Section 2 of the Documentary Evidence Act 1925 provides that prima facie evidence of an Act may be given in all Courts of Justice and in all legal proceedings by producing a paper copy published by Stationery Office. Section 3 of that Act contains a similar provision in relation to statutory instruments.
Where can I buy a paper copy of an Act or statutory instrument?
To buy paper copies of legislation, you can contact the Government Publications Office.
Where can I find a Bill?
You can find Bills and information on amendments to Bills on the Houses of the Oireachtas website.
How will I know if a piece of legislation has been amended?
The first step is to locate the relevant piece of legislation: Act or statutory instrument. At the top of the text of the Act or Statutory Instrument, you will see a box marked (in the case of Acts) “Amendments, Commencements, SIs made under Act” or (in the case of statutory instruments) “Amendments”. Click on this box to access amendment information.
In the case of statutory instruments, you should be aware that only amendments made between 1 January 1994 up to the most recent date set out on the top of the relevant page are recorded. Amendments made since 1994 to pre-1994 statutory instruments are listed, but not changes to such statutory instruments before 1994. For example, all amendments made since 1 January 1994 to the Abattoirs Act, 1988 (Abattoirs) Regulations, 1989 are noted, but changes made between 1989 and 31 December 1993 are not at present.
How do I find out if an Act has come into operation?
For Acts from 1994 or later:
Simply click on the button at the top of the Act marked “Amendments, Commencements, SIs made under Act”. The table entitled “commencement” sets out the relevant commencement information for that Act.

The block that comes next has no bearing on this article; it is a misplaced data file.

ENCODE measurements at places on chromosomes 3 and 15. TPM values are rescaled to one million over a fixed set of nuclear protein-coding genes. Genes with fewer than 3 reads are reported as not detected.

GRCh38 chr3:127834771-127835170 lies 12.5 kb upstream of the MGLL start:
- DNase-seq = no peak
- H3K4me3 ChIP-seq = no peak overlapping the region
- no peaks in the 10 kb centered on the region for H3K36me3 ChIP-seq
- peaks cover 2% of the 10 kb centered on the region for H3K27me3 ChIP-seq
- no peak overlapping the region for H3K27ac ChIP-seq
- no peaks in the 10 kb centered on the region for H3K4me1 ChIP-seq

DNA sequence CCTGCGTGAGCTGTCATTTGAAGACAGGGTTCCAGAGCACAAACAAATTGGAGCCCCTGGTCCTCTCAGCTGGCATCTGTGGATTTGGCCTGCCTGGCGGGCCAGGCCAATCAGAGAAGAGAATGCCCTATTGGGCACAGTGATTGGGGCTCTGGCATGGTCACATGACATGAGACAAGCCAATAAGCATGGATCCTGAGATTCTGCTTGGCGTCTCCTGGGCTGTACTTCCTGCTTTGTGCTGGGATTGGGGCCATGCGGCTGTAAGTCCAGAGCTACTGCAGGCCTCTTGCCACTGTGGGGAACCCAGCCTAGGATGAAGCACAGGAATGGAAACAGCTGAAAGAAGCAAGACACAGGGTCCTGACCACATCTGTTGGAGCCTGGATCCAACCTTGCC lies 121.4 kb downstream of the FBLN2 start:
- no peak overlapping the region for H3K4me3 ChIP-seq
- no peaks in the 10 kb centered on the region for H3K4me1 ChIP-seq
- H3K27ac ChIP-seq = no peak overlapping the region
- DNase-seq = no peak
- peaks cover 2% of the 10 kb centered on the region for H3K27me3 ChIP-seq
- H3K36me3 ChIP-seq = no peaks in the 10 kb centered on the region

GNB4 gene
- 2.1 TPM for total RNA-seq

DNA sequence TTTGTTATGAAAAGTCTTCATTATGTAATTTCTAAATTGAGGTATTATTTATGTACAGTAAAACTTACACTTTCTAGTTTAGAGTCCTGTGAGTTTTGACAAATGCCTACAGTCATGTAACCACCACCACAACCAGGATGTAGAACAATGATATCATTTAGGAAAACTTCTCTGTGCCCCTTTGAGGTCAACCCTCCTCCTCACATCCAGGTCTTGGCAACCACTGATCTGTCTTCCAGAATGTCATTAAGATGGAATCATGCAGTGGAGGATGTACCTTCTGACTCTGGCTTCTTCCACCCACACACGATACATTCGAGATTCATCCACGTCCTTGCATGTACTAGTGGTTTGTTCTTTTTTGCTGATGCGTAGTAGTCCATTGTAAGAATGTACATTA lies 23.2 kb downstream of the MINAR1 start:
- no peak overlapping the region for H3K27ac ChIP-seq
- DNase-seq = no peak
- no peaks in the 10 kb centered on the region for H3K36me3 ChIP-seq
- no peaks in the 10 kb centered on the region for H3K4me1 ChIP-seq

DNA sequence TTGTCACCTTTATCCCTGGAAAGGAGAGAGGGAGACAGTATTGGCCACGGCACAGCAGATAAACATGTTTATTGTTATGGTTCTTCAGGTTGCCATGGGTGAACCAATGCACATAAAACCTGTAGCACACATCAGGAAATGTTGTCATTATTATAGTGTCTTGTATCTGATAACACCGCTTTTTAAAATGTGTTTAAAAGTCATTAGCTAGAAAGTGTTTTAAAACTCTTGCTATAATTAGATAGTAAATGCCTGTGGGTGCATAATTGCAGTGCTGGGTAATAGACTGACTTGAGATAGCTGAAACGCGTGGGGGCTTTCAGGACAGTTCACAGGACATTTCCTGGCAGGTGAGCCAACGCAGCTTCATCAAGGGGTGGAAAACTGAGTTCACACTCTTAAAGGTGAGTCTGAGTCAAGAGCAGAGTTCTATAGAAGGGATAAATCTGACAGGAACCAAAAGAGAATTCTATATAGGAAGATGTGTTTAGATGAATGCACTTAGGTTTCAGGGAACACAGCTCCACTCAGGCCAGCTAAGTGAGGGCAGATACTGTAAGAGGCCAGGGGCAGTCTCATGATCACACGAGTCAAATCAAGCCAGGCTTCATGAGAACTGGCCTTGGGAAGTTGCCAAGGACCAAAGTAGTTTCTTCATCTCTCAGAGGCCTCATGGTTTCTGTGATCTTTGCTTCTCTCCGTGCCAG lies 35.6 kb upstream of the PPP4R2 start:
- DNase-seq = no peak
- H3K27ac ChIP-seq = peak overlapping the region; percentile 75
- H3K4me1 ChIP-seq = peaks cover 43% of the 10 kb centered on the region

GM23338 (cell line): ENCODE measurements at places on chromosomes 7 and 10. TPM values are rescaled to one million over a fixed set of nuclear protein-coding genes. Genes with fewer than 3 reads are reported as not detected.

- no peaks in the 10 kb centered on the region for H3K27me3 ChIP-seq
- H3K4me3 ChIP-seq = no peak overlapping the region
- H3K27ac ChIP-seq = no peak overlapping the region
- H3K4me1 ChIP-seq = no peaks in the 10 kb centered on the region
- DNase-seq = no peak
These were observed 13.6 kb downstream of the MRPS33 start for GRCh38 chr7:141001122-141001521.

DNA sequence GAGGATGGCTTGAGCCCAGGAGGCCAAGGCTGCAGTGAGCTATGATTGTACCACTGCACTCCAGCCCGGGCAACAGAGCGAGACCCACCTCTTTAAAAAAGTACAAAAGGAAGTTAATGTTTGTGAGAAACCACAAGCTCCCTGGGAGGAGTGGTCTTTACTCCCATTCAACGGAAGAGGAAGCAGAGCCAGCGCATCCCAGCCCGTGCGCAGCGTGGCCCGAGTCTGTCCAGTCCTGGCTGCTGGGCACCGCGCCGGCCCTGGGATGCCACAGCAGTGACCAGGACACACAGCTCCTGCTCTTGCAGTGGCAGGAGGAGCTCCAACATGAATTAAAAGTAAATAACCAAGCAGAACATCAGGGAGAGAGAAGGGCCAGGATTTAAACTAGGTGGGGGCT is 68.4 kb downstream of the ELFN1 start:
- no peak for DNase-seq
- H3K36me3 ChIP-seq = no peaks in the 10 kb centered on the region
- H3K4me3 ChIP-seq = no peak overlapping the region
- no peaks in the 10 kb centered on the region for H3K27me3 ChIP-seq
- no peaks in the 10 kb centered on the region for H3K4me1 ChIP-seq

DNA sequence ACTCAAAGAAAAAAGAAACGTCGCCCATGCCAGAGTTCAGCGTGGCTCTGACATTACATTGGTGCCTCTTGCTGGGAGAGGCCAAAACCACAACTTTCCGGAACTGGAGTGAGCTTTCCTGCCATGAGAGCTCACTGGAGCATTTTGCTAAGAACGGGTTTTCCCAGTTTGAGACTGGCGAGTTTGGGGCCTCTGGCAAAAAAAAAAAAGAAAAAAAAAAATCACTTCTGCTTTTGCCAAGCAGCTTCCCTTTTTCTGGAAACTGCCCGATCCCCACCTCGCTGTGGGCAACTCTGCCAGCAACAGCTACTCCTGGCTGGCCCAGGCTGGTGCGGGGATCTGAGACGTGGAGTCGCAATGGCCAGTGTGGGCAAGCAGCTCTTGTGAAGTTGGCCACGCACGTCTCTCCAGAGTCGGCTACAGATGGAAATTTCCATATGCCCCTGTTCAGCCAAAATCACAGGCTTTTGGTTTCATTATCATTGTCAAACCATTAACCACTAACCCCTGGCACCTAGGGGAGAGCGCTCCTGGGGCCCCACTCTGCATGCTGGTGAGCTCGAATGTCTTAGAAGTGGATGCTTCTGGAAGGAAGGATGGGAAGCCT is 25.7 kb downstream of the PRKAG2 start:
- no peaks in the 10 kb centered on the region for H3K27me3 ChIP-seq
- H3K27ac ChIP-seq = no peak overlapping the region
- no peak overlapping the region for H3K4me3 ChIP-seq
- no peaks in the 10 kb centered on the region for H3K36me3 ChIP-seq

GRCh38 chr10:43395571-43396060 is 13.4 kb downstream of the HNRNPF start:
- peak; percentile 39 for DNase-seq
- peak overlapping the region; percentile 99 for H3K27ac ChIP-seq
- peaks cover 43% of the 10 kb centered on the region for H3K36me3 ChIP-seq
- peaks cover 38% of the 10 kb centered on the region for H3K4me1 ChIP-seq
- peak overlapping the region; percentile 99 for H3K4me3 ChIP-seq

For Acts from before 1994 you should take the following steps:
Look at the text of the Act itself:
- If there is no information regarding commencement, the Act came into force on the date on which it was passed by the Oireachtas. This date can be found under the long title of the Act.
- Sometimes a provision or provisions of an Act specifies a date on which all or part of it is to come into effect (e.g. \"This Act comes into operation one month after the date of its passing.\" or \"This section shall come into effect on 3 February 2015.\")
- Sometimes a provision or provisions of an Act states that a commencement order is required to bring all or part of an Act into effect (e.g. \"This Act shall come into operation on such day or days as the Minister may appoint by order...\").
Finding a commencement order:
- The eISB includes a list of commencement orders listed by Act.
- To find commencement orders that have been made since the last update to the commencement order list, you can check the statutory instruments on the eISB made since the last update.
- Look at the text of the Act itself:
Where can I find the text of an Act with the amendments included (Revised Act)?
Where a Revised Act has been prepared by the Law Reform Commission there is now a direct link from the Act on the eISB, from a tab at the top of the individual Act page, to the Revised Act on the Commission's web site.
When viewing an Act by section there is also a direct link to the corresponding section of the Revised Act.
How often is the amendment and commencement information updated?